There are 5 key areas of importance during milking that will reduce the mastitis risk:
Routine stripping of the herd (e.g. a quarter at every milking) will identify infected cows quicker to minimise the spread of infection.
Bacteria from milking an infected cow will contaminate the cluster for the next five cows that are milked by that cluster. Teat spray trials in New Zealand and overseas all show a 50% reduction in the new infection rate if teat spray is mixed and applied correctly.
Healthy teat skin has a fatty acid layer that slows bacterial growth reducing the mastitis risk. If teat skin is dry the fatty acid layer is lost and bacteria will multiply in the cracked skin. It is critical to achieve good teat condition in your herd all year round. This requires addition of sufficient emollient and ensuring full coverage of all teat surfaces at every milking all season. This should be a key focus and constantly assessed throughout the season.
Pre-milking teat spraying the colostrum cows will assist to improve milk let down, improve teat condition and reduce bacteria on the teats.
Teat end damage can result from the physical action of the milking machine. Teats are most susceptible to damage in the first few months of lactation (spring) when the teats are first exposed to the physical action of the milking process. Teats may be examined and categorised as normal, rough or very rough / cracked as shown in the following pictures.
Within a herd there are many shapes and sizes of teats and some are more prone to damage than others. Damaged teat ends harbour bacteria that cause mastitis and increase the risk of bacteria entering the teat canal.
Excessive airflow into the cluster during milking may result in a backflow of air that may push any droplets of milk and bacteria into the quarters. There are two common causes of impacts:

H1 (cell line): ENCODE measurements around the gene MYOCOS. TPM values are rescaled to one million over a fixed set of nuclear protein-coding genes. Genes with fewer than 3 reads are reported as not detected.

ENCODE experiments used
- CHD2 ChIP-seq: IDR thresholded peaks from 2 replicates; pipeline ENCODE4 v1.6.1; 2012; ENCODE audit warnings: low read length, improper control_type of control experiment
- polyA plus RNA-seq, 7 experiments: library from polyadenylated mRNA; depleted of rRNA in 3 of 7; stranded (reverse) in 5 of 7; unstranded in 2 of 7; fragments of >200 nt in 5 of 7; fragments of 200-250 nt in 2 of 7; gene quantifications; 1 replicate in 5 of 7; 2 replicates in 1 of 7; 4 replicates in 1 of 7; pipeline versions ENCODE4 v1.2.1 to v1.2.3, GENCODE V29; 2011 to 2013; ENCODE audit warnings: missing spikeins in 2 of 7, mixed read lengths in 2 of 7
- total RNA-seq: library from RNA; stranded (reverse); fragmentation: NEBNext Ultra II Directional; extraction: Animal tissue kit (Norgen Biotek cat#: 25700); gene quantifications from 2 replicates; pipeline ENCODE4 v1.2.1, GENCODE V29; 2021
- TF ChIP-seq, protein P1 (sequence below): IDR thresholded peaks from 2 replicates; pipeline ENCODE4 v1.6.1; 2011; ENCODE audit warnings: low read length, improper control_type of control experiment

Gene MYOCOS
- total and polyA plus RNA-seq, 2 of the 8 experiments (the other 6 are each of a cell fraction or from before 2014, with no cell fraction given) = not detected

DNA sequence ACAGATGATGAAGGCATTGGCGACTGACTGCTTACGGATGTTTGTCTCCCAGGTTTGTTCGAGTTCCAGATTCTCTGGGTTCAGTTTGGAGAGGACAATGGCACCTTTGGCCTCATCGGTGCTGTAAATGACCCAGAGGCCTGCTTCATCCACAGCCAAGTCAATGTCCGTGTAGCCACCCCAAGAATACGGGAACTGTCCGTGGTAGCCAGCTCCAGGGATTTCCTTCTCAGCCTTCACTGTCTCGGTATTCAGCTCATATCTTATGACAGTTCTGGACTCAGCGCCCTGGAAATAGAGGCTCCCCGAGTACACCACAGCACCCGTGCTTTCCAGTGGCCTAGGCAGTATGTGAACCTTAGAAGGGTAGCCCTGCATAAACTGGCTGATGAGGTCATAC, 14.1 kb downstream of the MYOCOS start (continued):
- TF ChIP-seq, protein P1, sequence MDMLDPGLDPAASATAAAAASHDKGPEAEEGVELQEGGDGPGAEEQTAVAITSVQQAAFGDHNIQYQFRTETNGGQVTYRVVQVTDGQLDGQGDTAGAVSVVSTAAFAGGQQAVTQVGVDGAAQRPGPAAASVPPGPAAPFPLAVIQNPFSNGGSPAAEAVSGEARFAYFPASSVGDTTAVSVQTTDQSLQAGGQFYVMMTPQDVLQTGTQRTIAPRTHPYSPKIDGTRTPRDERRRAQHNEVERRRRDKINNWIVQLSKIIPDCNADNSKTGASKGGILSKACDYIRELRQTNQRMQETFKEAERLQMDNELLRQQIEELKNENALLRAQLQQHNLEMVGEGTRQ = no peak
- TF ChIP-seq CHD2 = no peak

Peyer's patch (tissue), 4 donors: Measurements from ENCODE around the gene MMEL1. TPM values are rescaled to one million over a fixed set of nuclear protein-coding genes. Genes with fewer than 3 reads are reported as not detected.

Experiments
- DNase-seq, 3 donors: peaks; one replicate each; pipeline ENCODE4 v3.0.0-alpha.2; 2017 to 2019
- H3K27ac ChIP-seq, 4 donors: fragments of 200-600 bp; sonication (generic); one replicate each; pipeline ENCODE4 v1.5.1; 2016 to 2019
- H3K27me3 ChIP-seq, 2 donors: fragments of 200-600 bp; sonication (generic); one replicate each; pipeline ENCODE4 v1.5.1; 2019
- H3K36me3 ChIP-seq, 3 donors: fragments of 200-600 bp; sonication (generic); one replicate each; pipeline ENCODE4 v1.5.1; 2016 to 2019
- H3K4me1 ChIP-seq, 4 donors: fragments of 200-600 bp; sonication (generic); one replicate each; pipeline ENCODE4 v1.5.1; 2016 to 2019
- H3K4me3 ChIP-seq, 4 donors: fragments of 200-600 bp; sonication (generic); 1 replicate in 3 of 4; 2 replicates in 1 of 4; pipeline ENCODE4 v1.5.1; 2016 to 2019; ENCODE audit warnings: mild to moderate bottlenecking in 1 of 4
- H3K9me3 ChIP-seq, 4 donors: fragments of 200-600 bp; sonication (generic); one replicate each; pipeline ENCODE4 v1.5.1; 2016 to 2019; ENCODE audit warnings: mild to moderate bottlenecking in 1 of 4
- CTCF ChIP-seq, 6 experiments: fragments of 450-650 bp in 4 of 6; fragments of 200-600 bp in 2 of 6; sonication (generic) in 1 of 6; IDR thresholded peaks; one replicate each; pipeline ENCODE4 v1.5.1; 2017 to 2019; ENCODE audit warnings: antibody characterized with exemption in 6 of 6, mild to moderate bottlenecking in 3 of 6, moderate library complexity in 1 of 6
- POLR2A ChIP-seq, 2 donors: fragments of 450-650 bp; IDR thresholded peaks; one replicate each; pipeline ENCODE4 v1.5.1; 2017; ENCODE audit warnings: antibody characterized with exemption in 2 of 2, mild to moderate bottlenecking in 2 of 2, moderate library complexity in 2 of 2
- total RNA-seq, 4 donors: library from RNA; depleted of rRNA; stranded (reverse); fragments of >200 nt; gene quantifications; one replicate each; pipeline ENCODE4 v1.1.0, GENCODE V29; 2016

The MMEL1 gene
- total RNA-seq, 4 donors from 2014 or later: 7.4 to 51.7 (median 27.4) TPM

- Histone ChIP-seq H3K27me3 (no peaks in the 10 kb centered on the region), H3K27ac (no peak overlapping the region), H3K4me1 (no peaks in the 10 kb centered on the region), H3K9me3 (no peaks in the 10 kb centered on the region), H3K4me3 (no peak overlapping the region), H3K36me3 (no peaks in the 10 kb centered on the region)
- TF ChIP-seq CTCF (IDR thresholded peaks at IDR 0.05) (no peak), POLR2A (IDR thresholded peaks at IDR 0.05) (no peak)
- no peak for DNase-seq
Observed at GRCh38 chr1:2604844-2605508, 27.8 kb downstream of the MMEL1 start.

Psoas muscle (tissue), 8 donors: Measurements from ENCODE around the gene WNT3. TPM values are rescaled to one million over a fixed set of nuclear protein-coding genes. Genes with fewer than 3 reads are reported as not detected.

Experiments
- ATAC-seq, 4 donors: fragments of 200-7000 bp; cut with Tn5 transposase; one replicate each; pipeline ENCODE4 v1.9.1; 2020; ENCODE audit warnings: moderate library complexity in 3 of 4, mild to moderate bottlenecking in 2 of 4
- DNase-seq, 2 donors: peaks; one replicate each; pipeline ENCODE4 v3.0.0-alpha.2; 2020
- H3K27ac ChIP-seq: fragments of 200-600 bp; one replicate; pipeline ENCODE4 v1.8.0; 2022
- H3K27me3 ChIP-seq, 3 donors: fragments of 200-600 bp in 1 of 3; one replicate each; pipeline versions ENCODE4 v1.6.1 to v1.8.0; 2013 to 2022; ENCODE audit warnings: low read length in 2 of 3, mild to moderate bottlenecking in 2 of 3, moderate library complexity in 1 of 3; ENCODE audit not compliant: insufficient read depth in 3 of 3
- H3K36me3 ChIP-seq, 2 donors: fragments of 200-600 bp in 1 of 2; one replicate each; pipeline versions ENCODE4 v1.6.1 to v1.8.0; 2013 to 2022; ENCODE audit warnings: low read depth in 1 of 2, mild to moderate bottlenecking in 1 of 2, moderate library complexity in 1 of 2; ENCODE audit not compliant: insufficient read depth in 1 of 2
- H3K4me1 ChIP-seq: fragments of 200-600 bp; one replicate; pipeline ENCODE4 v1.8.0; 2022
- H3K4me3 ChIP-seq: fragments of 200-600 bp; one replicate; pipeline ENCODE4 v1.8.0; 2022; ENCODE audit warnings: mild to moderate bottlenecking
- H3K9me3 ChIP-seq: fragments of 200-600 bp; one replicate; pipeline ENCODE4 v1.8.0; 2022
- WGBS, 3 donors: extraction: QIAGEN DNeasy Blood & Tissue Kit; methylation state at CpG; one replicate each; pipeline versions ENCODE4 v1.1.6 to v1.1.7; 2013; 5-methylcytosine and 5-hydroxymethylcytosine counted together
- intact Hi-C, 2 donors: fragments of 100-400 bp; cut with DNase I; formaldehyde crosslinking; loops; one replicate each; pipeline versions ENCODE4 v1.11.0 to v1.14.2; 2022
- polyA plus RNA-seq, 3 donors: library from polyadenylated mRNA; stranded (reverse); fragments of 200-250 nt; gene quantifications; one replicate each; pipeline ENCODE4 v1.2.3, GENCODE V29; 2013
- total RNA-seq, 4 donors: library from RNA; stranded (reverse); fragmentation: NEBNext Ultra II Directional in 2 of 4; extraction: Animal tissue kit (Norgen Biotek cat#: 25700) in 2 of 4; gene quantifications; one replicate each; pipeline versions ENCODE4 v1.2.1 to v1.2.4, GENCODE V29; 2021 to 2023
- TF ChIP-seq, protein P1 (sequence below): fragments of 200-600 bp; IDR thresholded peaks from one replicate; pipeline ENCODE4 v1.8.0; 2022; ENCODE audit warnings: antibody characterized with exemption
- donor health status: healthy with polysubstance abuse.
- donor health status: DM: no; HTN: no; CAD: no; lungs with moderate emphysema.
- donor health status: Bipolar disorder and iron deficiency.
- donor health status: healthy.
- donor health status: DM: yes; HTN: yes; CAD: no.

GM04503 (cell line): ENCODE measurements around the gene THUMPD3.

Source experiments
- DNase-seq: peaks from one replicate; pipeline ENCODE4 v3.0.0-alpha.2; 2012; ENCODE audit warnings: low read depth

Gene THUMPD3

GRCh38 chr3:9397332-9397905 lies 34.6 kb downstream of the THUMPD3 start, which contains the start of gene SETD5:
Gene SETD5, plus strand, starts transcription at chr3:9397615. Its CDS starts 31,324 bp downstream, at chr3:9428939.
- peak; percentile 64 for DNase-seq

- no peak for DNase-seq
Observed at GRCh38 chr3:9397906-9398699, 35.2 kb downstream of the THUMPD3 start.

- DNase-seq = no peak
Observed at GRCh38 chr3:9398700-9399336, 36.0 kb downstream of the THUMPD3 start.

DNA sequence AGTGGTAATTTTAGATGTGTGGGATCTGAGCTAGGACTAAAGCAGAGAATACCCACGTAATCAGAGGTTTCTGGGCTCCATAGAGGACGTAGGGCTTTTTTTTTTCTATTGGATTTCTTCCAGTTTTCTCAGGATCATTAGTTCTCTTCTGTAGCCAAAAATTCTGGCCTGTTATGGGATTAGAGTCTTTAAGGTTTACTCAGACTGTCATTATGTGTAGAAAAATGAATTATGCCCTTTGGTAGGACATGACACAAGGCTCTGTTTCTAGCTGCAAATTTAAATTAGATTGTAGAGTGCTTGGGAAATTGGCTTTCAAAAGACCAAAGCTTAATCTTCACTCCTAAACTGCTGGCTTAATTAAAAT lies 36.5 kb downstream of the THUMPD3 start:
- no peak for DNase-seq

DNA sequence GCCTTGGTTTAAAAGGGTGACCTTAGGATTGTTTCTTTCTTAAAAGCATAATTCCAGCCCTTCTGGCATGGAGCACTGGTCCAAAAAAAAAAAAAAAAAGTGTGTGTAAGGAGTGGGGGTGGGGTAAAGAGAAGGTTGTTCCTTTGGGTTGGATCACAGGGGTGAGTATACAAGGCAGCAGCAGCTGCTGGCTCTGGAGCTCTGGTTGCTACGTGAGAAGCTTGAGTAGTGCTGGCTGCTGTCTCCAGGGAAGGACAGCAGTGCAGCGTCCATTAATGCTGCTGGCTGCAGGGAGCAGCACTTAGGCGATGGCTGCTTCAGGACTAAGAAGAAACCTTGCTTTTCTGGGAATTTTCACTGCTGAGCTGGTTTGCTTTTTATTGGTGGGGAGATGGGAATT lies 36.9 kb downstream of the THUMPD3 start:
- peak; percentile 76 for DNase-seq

- Cup slip. Poor cluster alignment, unsuitable liners or heavy clusters are the most common causes of cup slip.
- Poor cluster removal technique. When the cups are removed manually it is important to bend the long milk tube fully and allow sufficient time for the vacuum to drop off so the cups fall away. Pulling cups off or using the claw button does not allow the vacuum to drop off so impacts occur which increase the mastitis risk.
Recent research shows that slight under-milking does not increase the risk of mastitis or affect production. However, uneven milk-out is a mastitis risk and is most commonly a result of poor cluster alignment.
To achieve good results and reduce the need for antibiotics farmers are encouraged to assess 50 cows for teat skin condition and teat end damage once a month through the season as an early indicator of problems. The targets are:
- Teat skin condition – target > 95% supple.
- Teat end damage – target > 90% normal.
If any of these risk factors are lower than the target then farmers should look for rectify possible causes or seek expert advice to avoid mastitis.
The solution to mastitis is not in a tube or a bottle
– the solution is proactive management